Ohio DOT’s Defense of the Transit-Inaccessible Transit Meeting

On Friday, the Ohio Department of Transportation held a meeting ostensibly to gather feedback from transit riders in the Dayton and Cincinnati regions. But ODOT held the meeting in exurban Lebanon — a hour’s trip by car from Cincinnati and totally inaccessible by transit from either city.

What was ODOT thinking?

Is it just a symptom of the agency’s low regard for transit riders? In an attempt to find out, I called ODOT and asked to talk to one of their many professional spokespeople. One of the media representatives politely took my phone number and said he’d ask someone to call me back. No one did.

So, below is the transcript of my non-interview with an apparently too-busy ODOT:

You have been hosting these transit meetings around the state to gather feedback about how the system is functioning. Why did you decide to hold them during the middle of the day? I’ve attended ODOT meetings in the evening for highway projects. Did you decide to handle meetings for transit riders differently and if so, why?

No answer.

Seems like an agency that was genuinely interested in gathering feedback would be sure to hold their meetings during a convenient time. 


The Cincinnati/Dayton meeting was especially outrageous. The meeting was held well outside transit service ranges for either metro area. How did you expect to get feedback from transit riders if they couldn’t reach the meeting?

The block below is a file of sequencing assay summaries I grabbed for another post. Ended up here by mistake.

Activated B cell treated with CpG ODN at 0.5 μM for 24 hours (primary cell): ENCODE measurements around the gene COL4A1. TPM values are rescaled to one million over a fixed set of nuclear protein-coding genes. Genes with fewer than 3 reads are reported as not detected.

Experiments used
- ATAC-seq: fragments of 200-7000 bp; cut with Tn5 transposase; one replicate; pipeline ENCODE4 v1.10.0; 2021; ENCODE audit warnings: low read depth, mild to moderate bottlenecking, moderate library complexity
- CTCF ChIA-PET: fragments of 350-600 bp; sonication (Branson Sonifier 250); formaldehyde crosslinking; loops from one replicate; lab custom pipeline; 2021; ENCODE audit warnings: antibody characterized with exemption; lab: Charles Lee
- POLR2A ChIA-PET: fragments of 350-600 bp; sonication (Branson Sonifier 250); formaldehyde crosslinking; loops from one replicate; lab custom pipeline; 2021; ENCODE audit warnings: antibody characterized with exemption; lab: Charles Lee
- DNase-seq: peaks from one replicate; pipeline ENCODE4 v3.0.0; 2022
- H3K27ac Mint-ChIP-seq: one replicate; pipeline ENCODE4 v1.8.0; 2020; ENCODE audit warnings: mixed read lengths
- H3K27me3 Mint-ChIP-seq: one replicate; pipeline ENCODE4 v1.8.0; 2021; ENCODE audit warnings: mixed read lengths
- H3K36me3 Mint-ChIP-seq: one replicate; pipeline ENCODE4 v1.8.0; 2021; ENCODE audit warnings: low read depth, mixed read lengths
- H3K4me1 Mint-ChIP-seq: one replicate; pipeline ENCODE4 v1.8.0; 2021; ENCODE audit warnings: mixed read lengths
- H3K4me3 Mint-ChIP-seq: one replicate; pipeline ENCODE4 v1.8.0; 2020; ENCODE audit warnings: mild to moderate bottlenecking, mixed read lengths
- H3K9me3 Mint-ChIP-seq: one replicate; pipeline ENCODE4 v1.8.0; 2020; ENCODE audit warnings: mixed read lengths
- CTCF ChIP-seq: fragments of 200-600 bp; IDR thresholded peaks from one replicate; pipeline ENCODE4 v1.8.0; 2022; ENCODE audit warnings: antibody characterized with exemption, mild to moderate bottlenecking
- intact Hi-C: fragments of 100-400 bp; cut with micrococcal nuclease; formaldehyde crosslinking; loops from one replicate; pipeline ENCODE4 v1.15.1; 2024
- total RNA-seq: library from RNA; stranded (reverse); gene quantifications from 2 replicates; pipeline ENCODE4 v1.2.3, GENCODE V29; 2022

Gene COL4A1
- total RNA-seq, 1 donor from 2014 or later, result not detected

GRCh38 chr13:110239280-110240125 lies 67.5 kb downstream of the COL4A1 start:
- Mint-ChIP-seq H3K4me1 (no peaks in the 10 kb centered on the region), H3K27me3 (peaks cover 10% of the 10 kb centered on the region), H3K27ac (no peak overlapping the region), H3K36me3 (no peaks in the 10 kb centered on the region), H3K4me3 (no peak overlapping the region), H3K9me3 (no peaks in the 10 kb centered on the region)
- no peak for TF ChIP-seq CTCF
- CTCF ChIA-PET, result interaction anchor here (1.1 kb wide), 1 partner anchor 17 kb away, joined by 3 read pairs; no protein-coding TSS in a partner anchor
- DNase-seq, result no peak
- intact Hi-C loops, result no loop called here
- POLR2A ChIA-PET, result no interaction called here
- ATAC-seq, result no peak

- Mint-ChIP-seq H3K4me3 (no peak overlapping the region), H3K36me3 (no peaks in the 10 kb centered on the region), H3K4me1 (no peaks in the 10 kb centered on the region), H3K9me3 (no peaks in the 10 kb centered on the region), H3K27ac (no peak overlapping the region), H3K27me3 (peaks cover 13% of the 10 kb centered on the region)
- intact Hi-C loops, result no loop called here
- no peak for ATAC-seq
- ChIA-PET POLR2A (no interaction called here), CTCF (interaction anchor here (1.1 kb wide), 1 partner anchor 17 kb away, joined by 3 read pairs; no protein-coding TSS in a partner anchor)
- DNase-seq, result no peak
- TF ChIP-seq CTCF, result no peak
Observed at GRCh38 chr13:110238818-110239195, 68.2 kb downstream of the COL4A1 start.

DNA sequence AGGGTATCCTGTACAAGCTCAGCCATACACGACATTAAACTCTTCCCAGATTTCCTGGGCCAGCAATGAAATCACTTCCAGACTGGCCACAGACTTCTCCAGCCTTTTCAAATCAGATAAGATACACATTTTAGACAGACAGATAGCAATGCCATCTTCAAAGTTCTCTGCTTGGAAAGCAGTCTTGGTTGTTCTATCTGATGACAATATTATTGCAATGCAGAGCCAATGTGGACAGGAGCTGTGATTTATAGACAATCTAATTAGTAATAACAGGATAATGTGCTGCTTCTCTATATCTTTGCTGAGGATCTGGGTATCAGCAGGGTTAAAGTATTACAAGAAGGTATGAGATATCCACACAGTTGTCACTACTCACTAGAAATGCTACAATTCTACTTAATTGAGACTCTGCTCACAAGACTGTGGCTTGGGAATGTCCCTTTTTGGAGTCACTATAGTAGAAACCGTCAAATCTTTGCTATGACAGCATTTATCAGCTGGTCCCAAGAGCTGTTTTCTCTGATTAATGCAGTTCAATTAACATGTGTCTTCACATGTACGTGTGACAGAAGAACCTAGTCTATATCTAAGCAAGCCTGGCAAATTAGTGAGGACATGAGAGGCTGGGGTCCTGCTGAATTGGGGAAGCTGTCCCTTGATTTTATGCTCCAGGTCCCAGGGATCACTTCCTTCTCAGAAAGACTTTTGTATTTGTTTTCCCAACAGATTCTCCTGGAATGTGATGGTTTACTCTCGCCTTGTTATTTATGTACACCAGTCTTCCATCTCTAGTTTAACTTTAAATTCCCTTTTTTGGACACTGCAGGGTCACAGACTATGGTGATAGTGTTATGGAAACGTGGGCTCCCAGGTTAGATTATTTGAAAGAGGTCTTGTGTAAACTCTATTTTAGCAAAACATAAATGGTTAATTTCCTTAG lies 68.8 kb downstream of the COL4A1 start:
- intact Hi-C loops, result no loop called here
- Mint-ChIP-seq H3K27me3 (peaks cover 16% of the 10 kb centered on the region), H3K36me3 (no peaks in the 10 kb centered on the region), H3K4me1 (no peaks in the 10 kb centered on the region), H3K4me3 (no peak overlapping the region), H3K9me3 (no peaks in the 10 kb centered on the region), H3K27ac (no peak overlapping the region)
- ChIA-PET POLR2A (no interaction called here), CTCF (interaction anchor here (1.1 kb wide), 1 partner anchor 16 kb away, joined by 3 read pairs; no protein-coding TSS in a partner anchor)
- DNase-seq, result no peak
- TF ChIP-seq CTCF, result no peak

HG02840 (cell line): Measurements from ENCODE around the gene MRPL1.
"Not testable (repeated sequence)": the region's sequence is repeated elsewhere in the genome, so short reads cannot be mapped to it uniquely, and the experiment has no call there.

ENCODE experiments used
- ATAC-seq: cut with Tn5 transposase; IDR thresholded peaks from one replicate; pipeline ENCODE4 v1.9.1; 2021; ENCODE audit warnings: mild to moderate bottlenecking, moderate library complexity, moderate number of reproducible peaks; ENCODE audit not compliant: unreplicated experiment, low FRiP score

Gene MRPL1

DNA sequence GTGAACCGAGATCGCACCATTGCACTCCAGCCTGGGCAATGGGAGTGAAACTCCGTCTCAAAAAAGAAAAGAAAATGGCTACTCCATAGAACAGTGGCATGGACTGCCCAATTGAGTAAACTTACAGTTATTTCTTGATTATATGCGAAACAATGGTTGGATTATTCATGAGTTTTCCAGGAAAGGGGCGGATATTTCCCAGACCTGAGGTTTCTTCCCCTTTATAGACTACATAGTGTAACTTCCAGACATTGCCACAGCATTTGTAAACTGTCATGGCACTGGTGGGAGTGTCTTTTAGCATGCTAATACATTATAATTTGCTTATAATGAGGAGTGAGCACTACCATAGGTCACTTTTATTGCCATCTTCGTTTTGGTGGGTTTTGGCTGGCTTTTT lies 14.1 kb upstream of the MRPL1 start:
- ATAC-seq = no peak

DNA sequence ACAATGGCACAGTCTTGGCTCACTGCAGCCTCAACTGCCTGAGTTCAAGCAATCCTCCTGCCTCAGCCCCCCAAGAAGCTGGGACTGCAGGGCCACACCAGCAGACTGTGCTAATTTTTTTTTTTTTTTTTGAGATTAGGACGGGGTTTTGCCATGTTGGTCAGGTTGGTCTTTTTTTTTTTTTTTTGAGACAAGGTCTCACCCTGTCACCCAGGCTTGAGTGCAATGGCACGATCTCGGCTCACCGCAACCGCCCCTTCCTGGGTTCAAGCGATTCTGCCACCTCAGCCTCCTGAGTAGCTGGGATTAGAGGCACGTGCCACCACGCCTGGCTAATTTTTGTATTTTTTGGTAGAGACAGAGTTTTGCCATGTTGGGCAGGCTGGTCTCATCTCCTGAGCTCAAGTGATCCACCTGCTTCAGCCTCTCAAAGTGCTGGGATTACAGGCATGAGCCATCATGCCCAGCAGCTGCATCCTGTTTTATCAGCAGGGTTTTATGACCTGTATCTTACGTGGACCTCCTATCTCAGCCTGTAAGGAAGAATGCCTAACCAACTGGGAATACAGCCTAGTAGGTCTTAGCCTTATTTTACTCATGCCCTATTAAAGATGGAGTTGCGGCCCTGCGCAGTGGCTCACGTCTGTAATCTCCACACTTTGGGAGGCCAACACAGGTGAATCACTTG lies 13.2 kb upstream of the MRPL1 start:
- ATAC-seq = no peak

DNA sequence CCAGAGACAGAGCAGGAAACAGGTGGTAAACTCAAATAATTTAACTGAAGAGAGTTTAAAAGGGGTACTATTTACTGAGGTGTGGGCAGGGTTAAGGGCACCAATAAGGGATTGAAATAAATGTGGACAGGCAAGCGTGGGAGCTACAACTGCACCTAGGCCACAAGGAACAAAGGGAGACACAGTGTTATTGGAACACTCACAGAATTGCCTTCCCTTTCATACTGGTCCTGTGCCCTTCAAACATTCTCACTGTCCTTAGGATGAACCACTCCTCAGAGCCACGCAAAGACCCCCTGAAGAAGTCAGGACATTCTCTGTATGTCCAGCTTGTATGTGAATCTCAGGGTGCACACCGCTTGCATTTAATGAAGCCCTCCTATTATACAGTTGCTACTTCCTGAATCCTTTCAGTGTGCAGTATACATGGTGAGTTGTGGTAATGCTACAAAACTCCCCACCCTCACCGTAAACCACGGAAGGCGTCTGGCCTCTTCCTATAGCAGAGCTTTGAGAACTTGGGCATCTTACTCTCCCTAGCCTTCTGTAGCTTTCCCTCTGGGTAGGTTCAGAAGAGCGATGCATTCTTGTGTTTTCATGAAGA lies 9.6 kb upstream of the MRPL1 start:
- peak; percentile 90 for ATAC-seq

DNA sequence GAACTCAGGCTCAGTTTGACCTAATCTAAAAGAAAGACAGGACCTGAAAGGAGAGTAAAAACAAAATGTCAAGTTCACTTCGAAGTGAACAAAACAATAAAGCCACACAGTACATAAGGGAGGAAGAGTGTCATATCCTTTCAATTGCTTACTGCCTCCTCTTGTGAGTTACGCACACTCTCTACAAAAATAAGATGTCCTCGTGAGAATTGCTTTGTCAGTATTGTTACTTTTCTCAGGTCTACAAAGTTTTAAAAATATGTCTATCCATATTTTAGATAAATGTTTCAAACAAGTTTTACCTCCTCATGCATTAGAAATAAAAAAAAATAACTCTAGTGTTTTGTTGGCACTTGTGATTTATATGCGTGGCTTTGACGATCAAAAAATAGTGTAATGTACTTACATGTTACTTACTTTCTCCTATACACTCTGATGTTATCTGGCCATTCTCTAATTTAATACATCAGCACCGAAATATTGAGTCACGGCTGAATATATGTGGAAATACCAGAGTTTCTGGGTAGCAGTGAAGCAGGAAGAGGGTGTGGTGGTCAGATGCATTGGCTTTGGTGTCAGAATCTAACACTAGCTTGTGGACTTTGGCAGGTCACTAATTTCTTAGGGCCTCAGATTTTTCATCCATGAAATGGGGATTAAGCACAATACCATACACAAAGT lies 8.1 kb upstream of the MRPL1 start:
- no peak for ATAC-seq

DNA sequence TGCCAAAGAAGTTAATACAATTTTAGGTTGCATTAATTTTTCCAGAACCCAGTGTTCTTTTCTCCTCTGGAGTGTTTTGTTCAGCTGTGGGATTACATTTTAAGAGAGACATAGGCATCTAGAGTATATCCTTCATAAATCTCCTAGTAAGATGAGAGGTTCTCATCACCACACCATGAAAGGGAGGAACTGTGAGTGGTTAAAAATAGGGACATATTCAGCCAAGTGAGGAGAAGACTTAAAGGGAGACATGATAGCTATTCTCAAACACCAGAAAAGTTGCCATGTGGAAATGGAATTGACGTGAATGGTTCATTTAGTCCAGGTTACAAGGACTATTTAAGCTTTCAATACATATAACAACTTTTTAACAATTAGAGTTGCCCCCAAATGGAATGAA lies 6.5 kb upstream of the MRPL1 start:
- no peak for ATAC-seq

Why not hold separate meetings — one in Cincinnati and one in Dayton? 

[Crickets chirping.]

AWESOME speaking with you guys. Very reassuring.

15 thoughts on Ohio DOT’s Defense of the Transit-Inaccessible Transit Meeting

  1. I certainly think that they should have held the meeting in Dayton or Cincy or both, but some rural counties do provide transit service.

    Also, is it true that the Cleveland meeting was supposed to be held in Canton?

  2. Yeah, someone pointed out that there were a lot of dial-a-ride transit passengers there. Still not accessible from the major metro areas by regular, old transit. (ODOT provides almost no support for the latter type of transit, but some for the former.) Yeah I think that’s true about Cleveland. Fortunately, RTA’s director insisted the meeting be held in Cleveland.

  3. A Cincinnati guy I follow on Twitter who attended. I think he attended remotely. His name’s Derek Bauman.

  4. Attended remotely, you say? That’s interesting. Via Google Hangouts or something along those lines?

  5. Your transcript is useless. Where are the names of ODOT representatives contacted? Dates? Title of employee? Audio recordings of the conversation?

    Trust, but verify. I am willing to trust the accuracy of your report, but you have failed to provide any means of verification.

  6. I talked to Brian Cunningham, Director of Communications district 8 in Lebanon, on Friday at about noon. He said he couldn’t tell me much about it because it was being handled by the central office. Cunningham said he’d call them and have them call me back. That was the last I heard. I actually recorded my call with Cunningham but did not save it because at that time I was expecting a call back and I had intended to record an actual interview. Steve Faulker, ODOT’s main spokesperson, has refused to return calls from us in the past. http://usa.streetsblog.org/2013/03/04/ohio-puts-the-squeeze-on-peoples-right-to-walk/

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